Report Conveys Importance of Gender Measures in Health Programming in Africa
In its Millennium Campaign, the United Nations stresses the importance of gender equity, child health and maternal health to ending worldwide poverty. However, most studies exploring the relationship between gender measures and health outcomes for women and children have neglected sub-Saharan Africa, even though Africa itself accounts for 58 percent of maternal deaths and 51 percent of deaths of children under the age of 5. In a recently released technical report, “Influence of Gender Measures on Maternal and Child Health in Africa,” written by Kavita Singh, Shelah Bloom and Paul Brodish, MEASURE Evaluation sought to fill this research gap.
“We have seen that health outcomes are affected by social inequalities, including those relating to gender,” said Singh, the report’s lead writer. “And we wanted to look at the role of gender measures on health outcomes for women and children in sub-Saharan Africa.”
The report focused on a diverse set of eight African countries – Democratic Republic of Congo, Egypt, Ghana, Liberia, Mali, Nigeria, Uganda and Zambia – for which pertinent Demographic and Health Survey (DHS) data was available. Singh and her fellow researchers looked at the association between gender measures, such as household and financial decision making, social acceptance of wife beating and the right for a woman to refuse sex with her husband, and four health outcomes – facility delivery, low body mass index, full immunization of children and treatment of young children for acute respiratory infections.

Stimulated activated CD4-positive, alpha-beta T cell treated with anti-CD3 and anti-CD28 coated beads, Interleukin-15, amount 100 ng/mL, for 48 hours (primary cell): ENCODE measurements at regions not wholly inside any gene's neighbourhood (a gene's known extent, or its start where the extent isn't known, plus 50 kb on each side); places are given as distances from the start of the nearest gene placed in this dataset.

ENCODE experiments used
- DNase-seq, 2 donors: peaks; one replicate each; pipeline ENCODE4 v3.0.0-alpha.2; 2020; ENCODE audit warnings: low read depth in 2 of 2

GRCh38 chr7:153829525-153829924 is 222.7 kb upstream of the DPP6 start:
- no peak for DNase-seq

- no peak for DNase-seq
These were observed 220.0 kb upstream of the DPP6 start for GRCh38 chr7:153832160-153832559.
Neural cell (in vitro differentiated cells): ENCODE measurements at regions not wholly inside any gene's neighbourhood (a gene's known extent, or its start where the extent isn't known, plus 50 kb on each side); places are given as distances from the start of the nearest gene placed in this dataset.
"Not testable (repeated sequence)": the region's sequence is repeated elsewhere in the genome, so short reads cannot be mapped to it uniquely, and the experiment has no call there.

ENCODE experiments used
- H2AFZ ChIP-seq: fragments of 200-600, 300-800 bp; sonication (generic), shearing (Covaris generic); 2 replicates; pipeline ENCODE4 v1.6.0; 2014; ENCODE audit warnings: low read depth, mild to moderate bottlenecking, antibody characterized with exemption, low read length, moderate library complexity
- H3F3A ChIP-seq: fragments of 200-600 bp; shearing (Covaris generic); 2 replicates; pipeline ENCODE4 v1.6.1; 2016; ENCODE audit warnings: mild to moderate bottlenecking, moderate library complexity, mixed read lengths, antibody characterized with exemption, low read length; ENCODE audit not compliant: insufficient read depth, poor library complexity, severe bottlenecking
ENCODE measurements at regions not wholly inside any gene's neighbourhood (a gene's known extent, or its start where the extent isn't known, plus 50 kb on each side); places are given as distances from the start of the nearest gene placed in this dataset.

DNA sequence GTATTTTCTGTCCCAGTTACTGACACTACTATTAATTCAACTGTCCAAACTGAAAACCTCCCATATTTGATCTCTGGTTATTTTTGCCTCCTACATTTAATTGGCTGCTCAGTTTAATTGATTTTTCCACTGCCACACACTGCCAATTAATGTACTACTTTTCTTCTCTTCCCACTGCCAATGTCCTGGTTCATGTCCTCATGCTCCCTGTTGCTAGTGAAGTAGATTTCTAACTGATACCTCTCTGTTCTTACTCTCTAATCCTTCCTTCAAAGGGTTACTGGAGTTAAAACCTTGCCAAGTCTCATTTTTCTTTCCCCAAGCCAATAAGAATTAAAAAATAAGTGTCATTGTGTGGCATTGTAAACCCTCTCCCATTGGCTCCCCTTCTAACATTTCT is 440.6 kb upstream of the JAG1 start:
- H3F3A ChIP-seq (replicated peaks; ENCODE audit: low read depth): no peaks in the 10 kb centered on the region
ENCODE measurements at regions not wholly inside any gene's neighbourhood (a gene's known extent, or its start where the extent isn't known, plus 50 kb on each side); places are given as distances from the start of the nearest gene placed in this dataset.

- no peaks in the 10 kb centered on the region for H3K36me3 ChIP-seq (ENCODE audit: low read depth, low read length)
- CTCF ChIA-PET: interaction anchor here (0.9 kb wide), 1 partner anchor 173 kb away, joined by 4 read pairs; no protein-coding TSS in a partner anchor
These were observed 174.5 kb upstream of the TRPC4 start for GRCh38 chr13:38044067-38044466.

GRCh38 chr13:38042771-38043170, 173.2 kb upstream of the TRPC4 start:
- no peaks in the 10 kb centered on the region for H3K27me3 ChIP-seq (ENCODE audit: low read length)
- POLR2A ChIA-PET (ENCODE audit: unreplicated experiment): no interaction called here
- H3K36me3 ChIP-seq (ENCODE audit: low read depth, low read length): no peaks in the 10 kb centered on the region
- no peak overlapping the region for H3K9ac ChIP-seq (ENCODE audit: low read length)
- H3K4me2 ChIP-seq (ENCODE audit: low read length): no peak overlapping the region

“The most compelling thing we found,” Singh said, “was that even after controlling for education and wealth, gender measures are significantly associated with these outcomes. This tells us that in addition to focusing on poverty and education programs, there is great potential for focusing on equality measures to improve health outcomes.”
Shelah Bloom, who co-authored the report and serves as Senior Gender Advisor at MEASURE Evaluation and the Department of Maternal and Child Health at the University of North Carolina at Chapel Hill, also emphasized the important policy and program implications of the report:
“There is a new global push to address structural factors such as gender norms in health programming in policy, particularly in the area of HIV/AIDS. This report provides evidence to support the importance of considering gender in other health programming in Africa."